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January 13, 2000

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Field marshals!

Harsha Bhogle

There is no doubt in my mind that what I saw at the Melbourne Cricket Ground represented the finest fielding effort I have seen. Australia used fielding as an attacking weapon and showed those that wanted to watch without cynicism, how far ahead the world has gone.

I was absolutely enthralled by what I saw. Having long been an advocate of watching a cricket match on television (partly due to the conditions at stadiums back home), I could see why it was such a spectacle to be able to see exactly what I wanted. Ricky Ponting on one side and Andrew Symonds on the other are, in my mind now, the best fielding combination in the game. They could not be more than one notch below Jonty Rhodes and, on the basis of what I have seen, are far more intimidatory than Herschelle Gibbs, Jontyís partner.

Now, to Symonds and Ponting, add Bevan, Martyn and Mark Waugh, the throwing arms of the Lee brothers and McGrath and the often spectacular work of Adam Gilchrist and you realise why the Indians are being strangled in the field.

And the Australians hit the stumps from dead angles. There were two direct hit run outs and at least three or four others that were perilously close. All this adds pressure on the batsmen who see their twos converted into ones and who are forever worrying about leaving their crease. And this doesnít take into account the throws from the deep. I thought Leeís dismissal of Tendulkar was staggering and it brought to mind two run-outs during Indiaís brave run chase at the 1992 World Cup in Brisbane against Australia.

On that occasion, Craig McDermott and Tom Moody had two great throws from the deep and it was Allan Borderís one handed pick and direct hit from mid-wicket that really sealed Indiaís chances. It also reminded me of a very interesting story that AshokMankad told me.

At the Mumbai nets before the start of this season, Sachin Tendulkar told his coach that he wanted his boys to be able to throw from 70 metres. "Shaun Pollock ran me out with a flat throw and I want us to be able to do the same," he said. Mankad told him: "Try doing that in two days and you will be the only one in the nets after two days!Ē

Mankadís reasoning was that this cannot be done overnight but it also shows the helplessness that accompanies coaches in India. There are lots of young kids watching these telecasts in India; they realise the value of taking catches and hitting the stumps and yet they do not want to do it themselves. It is bizarre and supports my theory that we are at the bottom of the technology ladder. Just as you canít win unless you hit penalty corners at hockey, you cannot win at cricket unless your fielding is top class.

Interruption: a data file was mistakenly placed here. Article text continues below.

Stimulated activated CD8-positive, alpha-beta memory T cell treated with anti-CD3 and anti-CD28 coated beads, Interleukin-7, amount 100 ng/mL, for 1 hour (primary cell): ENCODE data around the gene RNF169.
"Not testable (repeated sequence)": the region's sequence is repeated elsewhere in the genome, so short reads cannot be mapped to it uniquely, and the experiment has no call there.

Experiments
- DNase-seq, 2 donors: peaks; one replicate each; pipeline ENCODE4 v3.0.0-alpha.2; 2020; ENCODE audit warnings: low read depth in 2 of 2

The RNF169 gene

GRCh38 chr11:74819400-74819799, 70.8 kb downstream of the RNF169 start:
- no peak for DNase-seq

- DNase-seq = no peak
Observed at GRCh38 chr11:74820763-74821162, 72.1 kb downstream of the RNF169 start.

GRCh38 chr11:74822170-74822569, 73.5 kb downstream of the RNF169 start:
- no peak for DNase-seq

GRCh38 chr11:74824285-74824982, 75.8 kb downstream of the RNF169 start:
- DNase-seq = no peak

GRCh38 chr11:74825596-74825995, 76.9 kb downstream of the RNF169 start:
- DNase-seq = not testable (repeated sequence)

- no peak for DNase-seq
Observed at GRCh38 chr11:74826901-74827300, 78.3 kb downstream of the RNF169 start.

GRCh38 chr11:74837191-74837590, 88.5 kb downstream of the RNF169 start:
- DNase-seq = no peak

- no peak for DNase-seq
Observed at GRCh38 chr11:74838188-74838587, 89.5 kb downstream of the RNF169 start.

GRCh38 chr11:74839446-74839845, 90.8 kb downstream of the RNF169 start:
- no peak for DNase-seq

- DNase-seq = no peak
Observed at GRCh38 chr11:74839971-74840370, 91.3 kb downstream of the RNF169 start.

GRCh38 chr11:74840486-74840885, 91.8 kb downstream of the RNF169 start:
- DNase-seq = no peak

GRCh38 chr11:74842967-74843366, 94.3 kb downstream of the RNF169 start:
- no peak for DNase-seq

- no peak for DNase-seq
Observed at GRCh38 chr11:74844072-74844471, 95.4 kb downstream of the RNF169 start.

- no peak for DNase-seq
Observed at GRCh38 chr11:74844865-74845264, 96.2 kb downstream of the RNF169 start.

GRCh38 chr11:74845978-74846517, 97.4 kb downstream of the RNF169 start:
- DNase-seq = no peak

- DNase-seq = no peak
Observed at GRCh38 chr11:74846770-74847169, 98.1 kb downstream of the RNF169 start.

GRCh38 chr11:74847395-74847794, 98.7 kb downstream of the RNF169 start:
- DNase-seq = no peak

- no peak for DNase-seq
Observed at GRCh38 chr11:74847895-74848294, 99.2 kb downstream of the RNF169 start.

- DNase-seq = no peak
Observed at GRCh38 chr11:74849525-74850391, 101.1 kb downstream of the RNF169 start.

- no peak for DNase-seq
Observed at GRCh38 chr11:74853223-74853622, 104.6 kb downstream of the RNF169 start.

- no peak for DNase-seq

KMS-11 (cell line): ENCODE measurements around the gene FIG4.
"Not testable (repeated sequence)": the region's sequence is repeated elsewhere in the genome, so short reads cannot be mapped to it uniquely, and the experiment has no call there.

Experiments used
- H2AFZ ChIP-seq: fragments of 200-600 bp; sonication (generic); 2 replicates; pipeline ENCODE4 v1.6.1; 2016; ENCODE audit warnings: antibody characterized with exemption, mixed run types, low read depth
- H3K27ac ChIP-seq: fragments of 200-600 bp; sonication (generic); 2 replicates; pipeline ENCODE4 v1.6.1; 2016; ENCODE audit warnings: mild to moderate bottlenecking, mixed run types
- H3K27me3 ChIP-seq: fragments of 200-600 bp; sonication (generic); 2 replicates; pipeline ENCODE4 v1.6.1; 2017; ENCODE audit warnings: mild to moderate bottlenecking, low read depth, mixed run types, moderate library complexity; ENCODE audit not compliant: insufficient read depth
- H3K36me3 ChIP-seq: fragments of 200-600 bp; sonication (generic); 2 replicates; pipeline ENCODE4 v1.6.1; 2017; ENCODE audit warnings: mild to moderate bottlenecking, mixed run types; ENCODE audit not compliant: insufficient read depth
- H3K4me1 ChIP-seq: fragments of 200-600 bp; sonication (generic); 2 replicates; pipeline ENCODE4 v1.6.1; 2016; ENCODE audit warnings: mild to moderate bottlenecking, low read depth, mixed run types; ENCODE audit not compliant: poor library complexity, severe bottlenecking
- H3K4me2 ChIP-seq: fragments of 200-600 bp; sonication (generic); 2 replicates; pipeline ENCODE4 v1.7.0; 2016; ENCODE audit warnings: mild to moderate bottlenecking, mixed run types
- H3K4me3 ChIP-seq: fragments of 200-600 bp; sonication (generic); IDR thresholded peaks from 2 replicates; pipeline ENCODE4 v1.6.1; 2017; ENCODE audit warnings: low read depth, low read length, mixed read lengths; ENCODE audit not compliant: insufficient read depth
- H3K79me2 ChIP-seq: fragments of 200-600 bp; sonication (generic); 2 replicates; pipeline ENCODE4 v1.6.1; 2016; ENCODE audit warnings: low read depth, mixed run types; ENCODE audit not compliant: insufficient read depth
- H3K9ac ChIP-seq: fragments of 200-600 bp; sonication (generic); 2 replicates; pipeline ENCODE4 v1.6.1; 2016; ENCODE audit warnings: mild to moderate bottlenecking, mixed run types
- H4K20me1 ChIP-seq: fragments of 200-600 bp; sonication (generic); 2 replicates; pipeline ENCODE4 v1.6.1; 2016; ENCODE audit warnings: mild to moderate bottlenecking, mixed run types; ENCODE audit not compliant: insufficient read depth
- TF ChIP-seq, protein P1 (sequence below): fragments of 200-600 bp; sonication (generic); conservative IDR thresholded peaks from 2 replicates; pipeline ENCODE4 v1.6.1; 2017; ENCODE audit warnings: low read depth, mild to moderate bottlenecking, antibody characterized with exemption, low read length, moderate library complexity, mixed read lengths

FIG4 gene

And well as Ponting and the others batted, it was the fielding that made the difference. I suspect Indiaís total of 241 would have, if their fielders had been in, been the equivalent of 275-280. Similarly, Australiaís total of 269, by the opposite factorisation, was probably the equivalent of 230. Those numbers might vary marginally if others assess them but you have to admit that in the traditionally taught disciplines of batting and bowling, there was little to choose between the two sides.

That needs to be viewed not as a crutch but as a gaping hole. It is very difficult to make up that kind of difference. Occasionally you might and for that to happen, the stars must perform exceptionally. And that is why I have no doubt at all that Sachin Tendulkar must open the batting . Mark Taylorís view on television with us yesterday was that while he understood that India might not want to send their best two batsmen up together, he would have had Ganguly at number four if one of the two had to go down.

Now India have to win and the batting has to do if for them. And for that to happen, Tendulkar must get as much time in the middle as possible. When he goes up, he doesnít need to rush anything. As Sourav Ganguly showed, these wickets are so good to bat on that you only need to play normal cricket shots.

I think Tendulkar also realises that his team is playing as well as it can. And so far, that has not been good enough. Now, the extra can only come from having him leading from the front. He would have copped an enormous amount of criticism for sending Samir Dighe at number three. I think I understand why he did that but I do believe he is hamstrung by the fact that while his ideas might score points on intent, they do not have enough quality content to be successful.

He had picked Samir Dighe as part wicketkeeper, part batsman and his experience, and ours, was that he could go out and play his shots. It didnít work because the talent coming through is simply not good enough.

The game at the SCG on Friday night is a must win game. To lose will be to see both teams four points clear and with a week to go before their next game at Hobart, it will leave them a little too deflated to come back.

Harsha Bhogle

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